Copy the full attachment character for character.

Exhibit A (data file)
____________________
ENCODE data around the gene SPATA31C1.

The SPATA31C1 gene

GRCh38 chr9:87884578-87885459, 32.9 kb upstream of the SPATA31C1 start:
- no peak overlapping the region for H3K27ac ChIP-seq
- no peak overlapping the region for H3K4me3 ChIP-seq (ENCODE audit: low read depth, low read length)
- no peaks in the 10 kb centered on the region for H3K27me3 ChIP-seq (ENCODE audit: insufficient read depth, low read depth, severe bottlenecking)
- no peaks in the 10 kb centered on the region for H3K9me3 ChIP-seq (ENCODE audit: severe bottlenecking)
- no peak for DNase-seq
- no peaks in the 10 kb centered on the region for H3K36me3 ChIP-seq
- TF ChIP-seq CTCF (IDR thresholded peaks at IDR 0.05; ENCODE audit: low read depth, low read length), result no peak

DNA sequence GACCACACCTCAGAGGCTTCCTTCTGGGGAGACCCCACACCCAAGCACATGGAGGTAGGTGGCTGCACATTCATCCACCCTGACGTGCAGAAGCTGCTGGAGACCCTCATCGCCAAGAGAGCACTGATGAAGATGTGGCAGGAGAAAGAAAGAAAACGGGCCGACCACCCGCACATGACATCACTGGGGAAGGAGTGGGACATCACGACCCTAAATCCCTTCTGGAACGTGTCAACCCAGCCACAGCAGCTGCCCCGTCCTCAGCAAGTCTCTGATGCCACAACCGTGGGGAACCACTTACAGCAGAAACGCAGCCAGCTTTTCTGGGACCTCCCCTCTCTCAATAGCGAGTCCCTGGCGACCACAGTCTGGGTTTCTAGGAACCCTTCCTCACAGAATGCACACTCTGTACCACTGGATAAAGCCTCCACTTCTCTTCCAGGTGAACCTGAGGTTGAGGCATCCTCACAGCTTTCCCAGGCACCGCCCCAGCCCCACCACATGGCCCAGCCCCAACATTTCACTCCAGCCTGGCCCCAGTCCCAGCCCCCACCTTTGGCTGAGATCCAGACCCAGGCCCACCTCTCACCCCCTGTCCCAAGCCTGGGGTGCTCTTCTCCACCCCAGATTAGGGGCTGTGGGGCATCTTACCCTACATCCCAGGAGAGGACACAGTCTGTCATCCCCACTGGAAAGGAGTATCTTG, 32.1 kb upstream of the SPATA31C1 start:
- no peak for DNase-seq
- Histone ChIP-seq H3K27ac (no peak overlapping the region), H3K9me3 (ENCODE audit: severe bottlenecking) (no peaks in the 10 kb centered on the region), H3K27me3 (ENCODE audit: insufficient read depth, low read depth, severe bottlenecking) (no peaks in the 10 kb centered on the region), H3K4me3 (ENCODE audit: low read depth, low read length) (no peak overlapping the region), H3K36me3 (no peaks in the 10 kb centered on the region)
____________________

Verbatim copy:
ENCODE data around the gene SPATA31C1.

The SPATA31C1 gene

GRCh38 chr9:87884578-87885459, 32.9 kb upstream of the SPATA31C1 start:
- no peak overlapping the region for H3K27ac ChIP-seq
- no peak overlapping the region for H3K4me3 ChIP-seq (ENCODE audit: low read depth, low read length)
- no peaks in the 10 kb centered on the region for H3K27me3 ChIP-seq (ENCODE audit: insufficient read depth, low read depth, severe bottlenecking)
- no peaks in the 10 kb centered on the region for H3K9me3 ChIP-seq (ENCODE audit: severe bottlenecking)
- no peak for DNase-seq
- no peaks in the 10 kb centered on the region for H3K36me3 ChIP-seq
- TF ChIP-seq CTCF (IDR thresholded peaks at IDR 0.05; ENCODE audit: low read depth, low read length), result no peak

DNA sequence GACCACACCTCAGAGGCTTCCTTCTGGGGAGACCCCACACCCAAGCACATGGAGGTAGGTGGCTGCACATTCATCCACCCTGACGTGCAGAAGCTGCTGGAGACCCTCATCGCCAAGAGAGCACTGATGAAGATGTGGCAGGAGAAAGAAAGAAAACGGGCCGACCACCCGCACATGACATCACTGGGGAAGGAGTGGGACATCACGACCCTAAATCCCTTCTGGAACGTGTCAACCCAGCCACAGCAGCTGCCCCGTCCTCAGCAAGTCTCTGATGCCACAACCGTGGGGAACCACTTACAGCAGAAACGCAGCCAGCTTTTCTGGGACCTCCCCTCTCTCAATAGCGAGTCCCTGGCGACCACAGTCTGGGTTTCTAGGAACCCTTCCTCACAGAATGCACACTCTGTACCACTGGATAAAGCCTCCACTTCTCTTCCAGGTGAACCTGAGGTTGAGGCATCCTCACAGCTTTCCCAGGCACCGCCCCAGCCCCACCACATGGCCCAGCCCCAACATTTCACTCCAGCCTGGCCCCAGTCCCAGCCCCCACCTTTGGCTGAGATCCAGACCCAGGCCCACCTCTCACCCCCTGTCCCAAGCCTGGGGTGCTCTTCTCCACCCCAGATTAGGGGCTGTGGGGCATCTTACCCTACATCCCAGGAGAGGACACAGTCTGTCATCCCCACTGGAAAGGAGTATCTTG, 32.1 kb upstream of the SPATA31C1 start:
- no peak for DNase-seq
- Histone ChIP-seq H3K27ac (no peak overlapping the region), H3K9me3 (ENCODE audit: severe bottlenecking) (no peaks in the 10 kb centered on the region), H3K27me3 (ENCODE audit: insufficient read depth, low read depth, severe bottlenecking) (no peaks in the 10 kb centered on the region), H3K4me3 (ENCODE audit: low read depth, low read length) (no peak overlapping the region), H3K36me3 (no peaks in the 10 kb centered on the region)